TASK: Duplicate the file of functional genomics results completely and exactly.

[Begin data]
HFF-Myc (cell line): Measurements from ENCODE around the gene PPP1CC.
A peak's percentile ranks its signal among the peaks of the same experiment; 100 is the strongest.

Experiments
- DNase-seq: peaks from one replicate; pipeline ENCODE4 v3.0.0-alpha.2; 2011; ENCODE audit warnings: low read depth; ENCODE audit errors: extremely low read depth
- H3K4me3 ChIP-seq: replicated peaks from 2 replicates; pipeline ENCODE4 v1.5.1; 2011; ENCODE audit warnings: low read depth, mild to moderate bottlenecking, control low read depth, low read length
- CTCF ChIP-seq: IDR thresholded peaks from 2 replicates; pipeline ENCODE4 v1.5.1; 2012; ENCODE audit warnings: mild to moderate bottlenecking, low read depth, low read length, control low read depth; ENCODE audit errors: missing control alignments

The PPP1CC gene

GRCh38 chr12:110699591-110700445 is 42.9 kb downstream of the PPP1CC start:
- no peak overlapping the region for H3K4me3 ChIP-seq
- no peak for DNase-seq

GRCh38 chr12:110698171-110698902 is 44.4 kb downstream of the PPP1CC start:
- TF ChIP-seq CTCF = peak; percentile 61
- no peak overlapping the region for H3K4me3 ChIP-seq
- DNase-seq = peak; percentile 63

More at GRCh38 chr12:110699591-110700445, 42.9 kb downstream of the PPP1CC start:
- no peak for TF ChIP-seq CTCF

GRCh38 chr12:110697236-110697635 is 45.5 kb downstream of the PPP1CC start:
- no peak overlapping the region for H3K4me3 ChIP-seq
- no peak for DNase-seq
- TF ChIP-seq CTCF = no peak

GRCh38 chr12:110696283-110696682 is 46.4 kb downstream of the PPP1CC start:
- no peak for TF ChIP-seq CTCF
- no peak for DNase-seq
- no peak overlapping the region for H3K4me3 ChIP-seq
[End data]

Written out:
HFF-Myc (cell line): Measurements from ENCODE around the gene PPP1CC.
A peak's percentile ranks its signal among the peaks of the same experiment; 100 is the strongest.

Experiments
- DNase-seq: peaks from one replicate; pipeline ENCODE4 v3.0.0-alpha.2; 2011; ENCODE audit warnings: low read depth; ENCODE audit errors: extremely low read depth
- H3K4me3 ChIP-seq: replicated peaks from 2 replicates; pipeline ENCODE4 v1.5.1; 2011; ENCODE audit warnings: low read depth, mild to moderate bottlenecking, control low read depth, low read length
- CTCF ChIP-seq: IDR thresholded peaks from 2 replicates; pipeline ENCODE4 v1.5.1; 2012; ENCODE audit warnings: mild to moderate bottlenecking, low read depth, low read length, control low read depth; ENCODE audit errors: missing control alignments

The PPP1CC gene

GRCh38 chr12:110699591-110700445 is 42.9 kb downstream of the PPP1CC start:
- no peak overlapping the region for H3K4me3 ChIP-seq
- no peak for DNase-seq

GRCh38 chr12:110698171-110698902 is 44.4 kb downstream of the PPP1CC start:
- TF ChIP-seq CTCF = peak; percentile 61
- no peak overlapping the region for H3K4me3 ChIP-seq
- DNase-seq = peak; percentile 63

More at GRCh38 chr12:110699591-110700445, 42.9 kb downstream of the PPP1CC start:
- no peak for TF ChIP-seq CTCF

GRCh38 chr12:110697236-110697635 is 45.5 kb downstream of the PPP1CC start:
- no peak overlapping the region for H3K4me3 ChIP-seq
- no peak for DNase-seq
- TF ChIP-seq CTCF = no peak

GRCh38 chr12:110696283-110696682 is 46.4 kb downstream of the PPP1CC start:
- no peak for TF ChIP-seq CTCF
- no peak for DNase-seq
- no peak overlapping the region for H3K4me3 ChIP-seq